I lived in a prefab house in the 50s-60s. The man just above us was suffering "shellshock" from WW2. He would trash his house on a regular basis. This was a man after service, was left to his own devices. More needs to be done for our armed forces. These people have put YOU first regardless of their own safety.
On this day of remembrance, I salute them as an ex soldier.
for a long time regarding the PTSD issue....
We had millions die in battles during WW1, WW2, and the Korean Wars and never seemed to encounter anything, even to this day with those vets being as old as they are, like this syndrom. They all seemed to come back, for the most part, even with disabling wounds, ready to get on with their lives and did that. Yes, there were some who became drunks or abusive, but those seemed to be far and few between, and suicides were virtually unheard of.
But, since the VietNam war, it seems that our men and women in uniform are overwhelmingly coming back mental cripples, and I have to wonder.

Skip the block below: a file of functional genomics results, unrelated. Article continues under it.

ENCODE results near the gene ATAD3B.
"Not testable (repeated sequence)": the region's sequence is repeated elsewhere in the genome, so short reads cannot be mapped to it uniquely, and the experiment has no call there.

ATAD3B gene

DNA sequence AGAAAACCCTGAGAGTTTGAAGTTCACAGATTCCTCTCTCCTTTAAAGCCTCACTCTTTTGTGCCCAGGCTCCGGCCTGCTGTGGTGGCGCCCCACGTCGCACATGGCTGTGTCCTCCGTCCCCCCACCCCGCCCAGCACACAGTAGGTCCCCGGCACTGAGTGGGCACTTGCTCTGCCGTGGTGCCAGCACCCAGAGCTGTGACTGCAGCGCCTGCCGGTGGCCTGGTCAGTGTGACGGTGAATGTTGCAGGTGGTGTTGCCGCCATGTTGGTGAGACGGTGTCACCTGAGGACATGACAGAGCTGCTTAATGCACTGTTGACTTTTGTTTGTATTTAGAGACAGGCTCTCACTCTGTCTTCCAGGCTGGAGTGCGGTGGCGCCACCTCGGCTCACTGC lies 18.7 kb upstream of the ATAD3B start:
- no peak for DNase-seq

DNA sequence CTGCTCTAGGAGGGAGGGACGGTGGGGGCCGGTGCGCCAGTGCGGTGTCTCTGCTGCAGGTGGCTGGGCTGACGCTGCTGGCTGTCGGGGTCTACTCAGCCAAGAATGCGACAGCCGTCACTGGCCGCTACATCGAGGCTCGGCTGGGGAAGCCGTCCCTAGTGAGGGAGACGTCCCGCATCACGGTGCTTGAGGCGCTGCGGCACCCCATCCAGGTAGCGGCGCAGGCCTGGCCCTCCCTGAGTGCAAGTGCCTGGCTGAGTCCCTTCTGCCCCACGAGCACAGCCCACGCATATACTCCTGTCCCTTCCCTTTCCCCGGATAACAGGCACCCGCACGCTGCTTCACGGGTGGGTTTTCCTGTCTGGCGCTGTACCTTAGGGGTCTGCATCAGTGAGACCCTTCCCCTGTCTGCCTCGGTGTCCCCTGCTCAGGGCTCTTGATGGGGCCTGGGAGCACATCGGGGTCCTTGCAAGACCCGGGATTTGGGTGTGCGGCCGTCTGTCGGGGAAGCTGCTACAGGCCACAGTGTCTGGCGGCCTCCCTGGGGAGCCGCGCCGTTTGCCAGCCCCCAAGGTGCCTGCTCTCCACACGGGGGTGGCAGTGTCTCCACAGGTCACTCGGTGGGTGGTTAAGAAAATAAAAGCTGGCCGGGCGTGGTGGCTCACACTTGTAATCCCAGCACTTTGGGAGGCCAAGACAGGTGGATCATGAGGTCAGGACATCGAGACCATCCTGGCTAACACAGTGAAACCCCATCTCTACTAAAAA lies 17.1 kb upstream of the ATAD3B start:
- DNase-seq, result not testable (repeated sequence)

How much of this has to do with politically correct bureaucrats and politicians and even more so private citizens going out of their way to make these brave individuals feel guilty over what they are asked to do for this country that they themselves wouldn't do in any way, shape, or form?
Guilt is a powerful weapon and I believe it has been used unmercifully against our military and I haven't got a clue about how to convince those who do it to just stop and be grateful instead. Yes...they have been given lip service regarding gratitude, but that's all it is and is done for political or 'social' reasons. The sincerity seems to be non-existent, in my opinion.